What is true of physicists however is not true of some property economists who seem to be clinging to a few explanatory variables rather than acknowledging that other, previously undiscovered, forces may be at work in the UK housing market.
Predictions of another housing market crash are still being made by some on the basis that the average house prices to average incomes ratio is still high in relation to historic levels. But it is impossible to explain recent housing market behaviour and price growth since 2009 if all that matters in the housing market is household incomes and mortgage rates.
We have been observing the prime markets for over 30 years and, in so doing, have noticed the very low reliance their behaviour has on mortgage rates, lending policies or the world of debt in general. Rather, it is new wealth, bonuses, savings and investment, domestic and overseas, that drives these markets. In short, equity, not borrowing, is key.
We have long suspected the equity used in prime markets has not just leaked but sometimes cascaded into surrounding markets and down into the mainstream markets. Anecdotal evidence has pointed to such a "champagne tower effect" but it is difficult to measure and so has been ignored by the macroeconomic scientists – despite being an increasingly obvious component of UK housing market behaviour.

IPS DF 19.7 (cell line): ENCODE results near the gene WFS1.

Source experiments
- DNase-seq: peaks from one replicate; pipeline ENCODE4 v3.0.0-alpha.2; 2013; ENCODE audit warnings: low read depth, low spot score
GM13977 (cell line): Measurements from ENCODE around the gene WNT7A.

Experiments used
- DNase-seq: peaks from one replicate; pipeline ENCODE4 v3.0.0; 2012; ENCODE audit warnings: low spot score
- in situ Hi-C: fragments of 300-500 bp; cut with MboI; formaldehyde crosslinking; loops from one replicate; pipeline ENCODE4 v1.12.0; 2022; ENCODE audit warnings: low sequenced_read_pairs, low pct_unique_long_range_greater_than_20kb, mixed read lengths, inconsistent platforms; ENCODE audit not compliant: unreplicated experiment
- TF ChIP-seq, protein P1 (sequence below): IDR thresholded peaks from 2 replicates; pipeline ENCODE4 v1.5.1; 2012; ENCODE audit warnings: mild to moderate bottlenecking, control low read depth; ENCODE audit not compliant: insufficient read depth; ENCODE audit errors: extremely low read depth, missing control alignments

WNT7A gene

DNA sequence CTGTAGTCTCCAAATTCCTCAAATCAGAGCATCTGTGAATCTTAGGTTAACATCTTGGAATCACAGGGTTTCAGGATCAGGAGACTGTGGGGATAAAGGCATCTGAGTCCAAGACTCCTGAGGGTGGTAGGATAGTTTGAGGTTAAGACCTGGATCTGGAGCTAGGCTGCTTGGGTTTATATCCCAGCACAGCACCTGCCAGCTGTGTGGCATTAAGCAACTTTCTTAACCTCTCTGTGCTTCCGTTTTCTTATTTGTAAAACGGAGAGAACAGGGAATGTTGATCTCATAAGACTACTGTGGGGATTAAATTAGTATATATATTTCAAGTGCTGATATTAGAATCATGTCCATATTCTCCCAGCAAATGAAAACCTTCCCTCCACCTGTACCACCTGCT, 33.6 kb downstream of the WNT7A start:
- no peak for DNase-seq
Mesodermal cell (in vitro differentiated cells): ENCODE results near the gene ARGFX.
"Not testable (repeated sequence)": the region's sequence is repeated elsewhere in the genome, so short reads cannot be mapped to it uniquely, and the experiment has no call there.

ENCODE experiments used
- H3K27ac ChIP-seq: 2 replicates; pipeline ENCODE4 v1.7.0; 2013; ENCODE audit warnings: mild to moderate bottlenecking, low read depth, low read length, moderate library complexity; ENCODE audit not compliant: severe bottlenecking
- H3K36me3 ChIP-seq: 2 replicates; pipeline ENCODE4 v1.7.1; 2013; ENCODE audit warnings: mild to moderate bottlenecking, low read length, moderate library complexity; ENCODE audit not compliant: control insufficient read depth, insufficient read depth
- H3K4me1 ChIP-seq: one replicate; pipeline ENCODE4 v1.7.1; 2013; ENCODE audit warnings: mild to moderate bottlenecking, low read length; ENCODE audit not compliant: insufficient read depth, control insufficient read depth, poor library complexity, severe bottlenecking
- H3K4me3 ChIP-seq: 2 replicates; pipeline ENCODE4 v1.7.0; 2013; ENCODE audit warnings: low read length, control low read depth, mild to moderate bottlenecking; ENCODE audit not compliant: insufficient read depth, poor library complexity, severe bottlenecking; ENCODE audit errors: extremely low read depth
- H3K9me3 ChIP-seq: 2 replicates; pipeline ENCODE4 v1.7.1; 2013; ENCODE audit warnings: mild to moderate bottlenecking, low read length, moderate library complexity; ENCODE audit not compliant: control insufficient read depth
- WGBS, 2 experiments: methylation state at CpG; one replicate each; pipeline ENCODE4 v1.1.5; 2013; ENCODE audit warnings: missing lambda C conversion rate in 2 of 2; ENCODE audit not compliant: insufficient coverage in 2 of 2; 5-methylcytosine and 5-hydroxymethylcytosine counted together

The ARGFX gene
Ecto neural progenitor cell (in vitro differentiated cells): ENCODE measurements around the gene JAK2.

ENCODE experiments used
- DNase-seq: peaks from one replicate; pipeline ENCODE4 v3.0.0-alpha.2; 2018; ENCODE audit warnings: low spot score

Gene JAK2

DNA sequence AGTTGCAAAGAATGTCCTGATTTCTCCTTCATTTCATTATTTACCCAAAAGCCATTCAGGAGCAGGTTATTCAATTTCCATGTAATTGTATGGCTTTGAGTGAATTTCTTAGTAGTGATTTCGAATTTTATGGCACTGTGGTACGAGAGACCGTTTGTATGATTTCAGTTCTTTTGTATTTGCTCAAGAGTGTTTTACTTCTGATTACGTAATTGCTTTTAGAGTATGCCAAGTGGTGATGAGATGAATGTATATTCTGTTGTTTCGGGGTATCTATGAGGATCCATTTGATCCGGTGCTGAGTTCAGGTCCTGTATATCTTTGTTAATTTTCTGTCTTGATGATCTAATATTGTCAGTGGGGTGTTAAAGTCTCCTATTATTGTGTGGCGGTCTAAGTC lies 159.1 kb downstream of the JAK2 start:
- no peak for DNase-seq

The Eureka moment has been in measuring, as well as observing, housing equity. First its existence was quantified in the UK housing market as £2.9trillion of owner occupied stock, then it was observed and measured flowing from overseas into the prime London market at the rate of £3.7billion in a single year.
In measuring equity, it became apparent there is a divide between those that have it and those who do not. This is a Generational Divide: equity is concentrated among the older age groups; it is a Geographical Divide: equity is concentrated in London and the South; and it is a Tiered Divide: equity is concentrated at the prime end of the market.
With less debt finance available, it is as if the glasses at the edge of the tower have been emptied and are waiting for equity to make up the deficit. The champagne tower of the housing market may be filling at the top and in the centre (London) but it has most definitely not reached the equity-starved edges.
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